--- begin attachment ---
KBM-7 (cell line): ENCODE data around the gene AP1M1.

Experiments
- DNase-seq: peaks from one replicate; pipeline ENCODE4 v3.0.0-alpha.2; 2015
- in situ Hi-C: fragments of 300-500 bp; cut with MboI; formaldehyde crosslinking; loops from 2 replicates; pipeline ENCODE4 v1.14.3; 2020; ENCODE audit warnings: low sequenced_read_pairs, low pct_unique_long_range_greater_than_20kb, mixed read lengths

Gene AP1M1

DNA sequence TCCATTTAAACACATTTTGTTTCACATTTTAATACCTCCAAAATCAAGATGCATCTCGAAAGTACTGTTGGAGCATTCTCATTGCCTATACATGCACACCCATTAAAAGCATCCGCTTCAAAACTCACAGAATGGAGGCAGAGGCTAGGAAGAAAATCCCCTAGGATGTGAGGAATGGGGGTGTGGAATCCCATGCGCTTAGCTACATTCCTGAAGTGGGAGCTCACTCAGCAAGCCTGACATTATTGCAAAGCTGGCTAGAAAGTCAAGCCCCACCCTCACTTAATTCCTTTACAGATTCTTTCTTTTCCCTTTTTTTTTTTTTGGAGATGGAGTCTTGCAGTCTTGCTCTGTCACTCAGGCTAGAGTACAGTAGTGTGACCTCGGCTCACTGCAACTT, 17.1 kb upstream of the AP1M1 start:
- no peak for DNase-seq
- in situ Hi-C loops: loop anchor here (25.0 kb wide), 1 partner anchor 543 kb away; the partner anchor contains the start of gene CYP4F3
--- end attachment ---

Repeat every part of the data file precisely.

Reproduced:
KBM-7 (cell line): ENCODE data around the gene AP1M1.

Experiments
- DNase-seq: peaks from one replicate; pipeline ENCODE4 v3.0.0-alpha.2; 2015
- in situ Hi-C: fragments of 300-500 bp; cut with MboI; formaldehyde crosslinking; loops from 2 replicates; pipeline ENCODE4 v1.14.3; 2020; ENCODE audit warnings: low sequenced_read_pairs, low pct_unique_long_range_greater_than_20kb, mixed read lengths

Gene AP1M1

DNA sequence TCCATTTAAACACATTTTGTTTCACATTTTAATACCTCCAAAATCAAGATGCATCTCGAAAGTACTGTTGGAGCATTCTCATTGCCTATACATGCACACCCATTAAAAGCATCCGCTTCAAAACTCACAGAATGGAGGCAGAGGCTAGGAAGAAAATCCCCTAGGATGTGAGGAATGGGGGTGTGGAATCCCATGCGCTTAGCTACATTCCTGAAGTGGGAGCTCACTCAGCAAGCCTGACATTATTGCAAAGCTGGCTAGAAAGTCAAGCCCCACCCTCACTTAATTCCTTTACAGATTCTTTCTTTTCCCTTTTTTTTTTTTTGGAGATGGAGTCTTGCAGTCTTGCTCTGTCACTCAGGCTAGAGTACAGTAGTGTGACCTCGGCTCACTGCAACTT, 17.1 kb upstream of the AP1M1 start:
- no peak for DNase-seq
- in situ Hi-C loops: loop anchor here (25.0 kb wide), 1 partner anchor 543 kb away; the partner anchor contains the start of gene CYP4F3